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We sifted through lots of suggestions on the Web to find you our favorites.

By Karen Datko Oct 27, 2010 11:25AM

Halloween is just days away, and you have not the faintest clue about your costume.


Not to worry, even if you don't have much cash. Lots of blogs have inexpensive suggestions, like "85 easy, frugal Halloween costume ideas" from our partner Wise Bread. If adult and edgy appeals to you, there's Coupon Sherpa's "30 trendy Halloween costume ideas for 2010."


But that's just the start. There's a lot to sift through on the interwebs. Some are throwbacks. (If you showed up in jammies and silk robe, with pipe in hand, how many people would guess "Hugh Hefner"? ) Some are silly. ("Wrap yourself in wrapping paper with a tag: 'From: God, To: Women.' What are you? God's gift to women." We think not.)

Since not everyone can be Lady Gaga -- or can they? -- a hugely popular choice this year, we've identified some of our favorite fast and frugal costumes to help you out.


Inexpensive doesn't have to mean boring, especially when bubbles and balloons are involved.

By Karen Datko Oct 27, 2010 10:27AM

This post comes from Craig Ford at partner blog Wise Bread.


My daughter recently turned 5. In case you don't know, birthday parties are a big deal to a 5-year-old.


Our family lives in a Third World country, so we knew we'd have to get creative when it came time to plan our frugal birthday games. In the end, we came up with some great games that the kids absolutely loved.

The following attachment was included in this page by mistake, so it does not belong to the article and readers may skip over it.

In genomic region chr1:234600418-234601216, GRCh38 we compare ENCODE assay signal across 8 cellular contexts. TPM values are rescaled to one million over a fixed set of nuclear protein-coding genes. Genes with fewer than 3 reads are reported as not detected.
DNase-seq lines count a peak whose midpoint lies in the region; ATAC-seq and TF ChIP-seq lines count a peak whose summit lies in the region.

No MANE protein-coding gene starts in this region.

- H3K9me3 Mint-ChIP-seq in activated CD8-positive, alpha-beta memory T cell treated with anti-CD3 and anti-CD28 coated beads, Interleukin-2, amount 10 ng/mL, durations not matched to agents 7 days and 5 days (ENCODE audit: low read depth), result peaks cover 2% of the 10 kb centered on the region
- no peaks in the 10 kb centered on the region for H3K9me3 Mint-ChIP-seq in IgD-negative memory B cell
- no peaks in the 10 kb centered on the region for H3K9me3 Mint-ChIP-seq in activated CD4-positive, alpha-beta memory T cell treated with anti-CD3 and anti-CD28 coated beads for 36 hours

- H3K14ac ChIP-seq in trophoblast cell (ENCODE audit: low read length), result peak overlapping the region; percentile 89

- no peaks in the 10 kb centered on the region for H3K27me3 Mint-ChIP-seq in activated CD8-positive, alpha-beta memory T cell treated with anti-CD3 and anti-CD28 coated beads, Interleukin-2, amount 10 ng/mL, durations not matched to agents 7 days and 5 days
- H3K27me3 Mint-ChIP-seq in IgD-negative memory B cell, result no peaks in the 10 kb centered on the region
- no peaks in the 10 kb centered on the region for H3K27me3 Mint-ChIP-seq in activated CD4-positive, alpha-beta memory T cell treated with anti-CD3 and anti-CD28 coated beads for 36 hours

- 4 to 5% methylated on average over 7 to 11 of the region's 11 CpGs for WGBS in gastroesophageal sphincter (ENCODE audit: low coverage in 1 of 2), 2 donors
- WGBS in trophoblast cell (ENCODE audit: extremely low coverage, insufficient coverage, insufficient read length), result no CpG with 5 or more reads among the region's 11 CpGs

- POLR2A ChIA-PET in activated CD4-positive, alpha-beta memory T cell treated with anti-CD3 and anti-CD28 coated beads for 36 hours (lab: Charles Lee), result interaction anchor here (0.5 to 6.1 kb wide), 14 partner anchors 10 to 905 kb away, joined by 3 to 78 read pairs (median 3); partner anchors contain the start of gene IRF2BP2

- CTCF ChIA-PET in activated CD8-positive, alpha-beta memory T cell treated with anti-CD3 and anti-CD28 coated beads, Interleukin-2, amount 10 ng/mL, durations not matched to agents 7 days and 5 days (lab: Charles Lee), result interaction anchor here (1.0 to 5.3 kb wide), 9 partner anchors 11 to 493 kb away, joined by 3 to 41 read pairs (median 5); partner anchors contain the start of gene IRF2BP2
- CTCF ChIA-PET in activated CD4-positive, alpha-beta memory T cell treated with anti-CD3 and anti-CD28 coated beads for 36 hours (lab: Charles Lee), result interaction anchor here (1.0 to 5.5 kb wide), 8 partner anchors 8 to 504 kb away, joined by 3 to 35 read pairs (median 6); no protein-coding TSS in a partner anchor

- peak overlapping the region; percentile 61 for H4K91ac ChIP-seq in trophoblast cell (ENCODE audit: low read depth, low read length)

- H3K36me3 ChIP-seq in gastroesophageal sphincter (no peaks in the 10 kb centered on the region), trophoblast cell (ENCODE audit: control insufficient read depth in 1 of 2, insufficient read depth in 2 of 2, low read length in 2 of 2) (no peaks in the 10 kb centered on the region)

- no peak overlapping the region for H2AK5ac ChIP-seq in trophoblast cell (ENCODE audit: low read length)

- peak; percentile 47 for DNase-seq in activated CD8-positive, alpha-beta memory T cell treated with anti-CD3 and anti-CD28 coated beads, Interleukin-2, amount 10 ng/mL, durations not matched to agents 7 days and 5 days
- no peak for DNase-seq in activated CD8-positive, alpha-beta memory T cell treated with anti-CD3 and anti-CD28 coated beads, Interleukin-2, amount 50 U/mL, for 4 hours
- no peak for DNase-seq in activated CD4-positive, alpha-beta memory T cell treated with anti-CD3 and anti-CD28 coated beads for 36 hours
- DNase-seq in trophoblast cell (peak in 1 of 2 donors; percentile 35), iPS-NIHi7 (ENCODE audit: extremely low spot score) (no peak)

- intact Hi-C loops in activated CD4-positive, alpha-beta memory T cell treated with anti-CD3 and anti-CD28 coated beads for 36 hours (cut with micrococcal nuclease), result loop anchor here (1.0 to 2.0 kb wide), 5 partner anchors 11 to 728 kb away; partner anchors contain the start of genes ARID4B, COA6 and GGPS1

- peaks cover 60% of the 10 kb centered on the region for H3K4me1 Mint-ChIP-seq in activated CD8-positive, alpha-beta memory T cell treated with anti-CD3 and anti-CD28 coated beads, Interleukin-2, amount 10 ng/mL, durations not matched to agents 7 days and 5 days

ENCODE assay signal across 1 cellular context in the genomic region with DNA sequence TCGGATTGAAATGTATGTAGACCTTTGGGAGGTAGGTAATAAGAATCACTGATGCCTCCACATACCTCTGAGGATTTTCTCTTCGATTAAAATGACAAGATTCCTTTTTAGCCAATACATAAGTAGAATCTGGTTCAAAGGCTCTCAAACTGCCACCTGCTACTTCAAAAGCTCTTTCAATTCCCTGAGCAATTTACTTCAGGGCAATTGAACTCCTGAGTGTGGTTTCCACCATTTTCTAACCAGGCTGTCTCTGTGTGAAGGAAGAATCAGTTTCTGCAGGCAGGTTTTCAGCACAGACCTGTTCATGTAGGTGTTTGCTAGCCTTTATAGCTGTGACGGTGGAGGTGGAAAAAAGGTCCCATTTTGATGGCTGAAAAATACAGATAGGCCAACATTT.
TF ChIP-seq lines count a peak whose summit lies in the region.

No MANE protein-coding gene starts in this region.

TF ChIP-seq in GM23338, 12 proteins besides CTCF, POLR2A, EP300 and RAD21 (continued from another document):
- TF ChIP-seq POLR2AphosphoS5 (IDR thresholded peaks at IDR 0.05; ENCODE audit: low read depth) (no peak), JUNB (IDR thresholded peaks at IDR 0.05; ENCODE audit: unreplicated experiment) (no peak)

My wife and I loved the fact that we spent less than $10 on the games.


A report exposes the 'sins' of greenwashing. You might be surprised to hear where real environmentally friendly products are sold.

By Teresa Mears Oct 27, 2010 8:58AM

Do you try to buy "green" products?

According to a new report, many of those products aren't as green as we think they are.


More than 95% of consumer products claiming to be green are committing at least one of the "sins" of greenwashing, including vague claims, no proof for the claims or outright misrepresentation.


If you're looking for products that are truly green, you're more likely to find them at Wal-Mart or Target than at your environmentally correct local boutique.


Myths about the day after Thanksgiving have been exposed. And, no, it's not the biggest shopping day of the year.

By Karen Datko Oct 26, 2010 6:04PM

When you're born without the shopping gene, Black Friday is nothing to get excited about. But, according to a new post at, even if you love to shop, it's not all it's been cracked up to be -- certainly not a reason to fight crowds at 4 in the morning.

In fact, the benefit of camping out is No. 3 on dealnews' list of 15 Black Friday myths that don't match the facts:


When someone you know sets limits on what he eats or how much he spends, that can wear him out and have an effect on you too.

By Karen Datko Oct 26, 2010 4:25PM

This guest post comes from Pop at Pop Economics.


As I wrote recently, I've signed up for a contract with Stickk that penalizes me for not writing regularly. In other words, I've publicized my goal, but also have people following up to make sure I keep it.

What would happen if I didn't have that second part in place?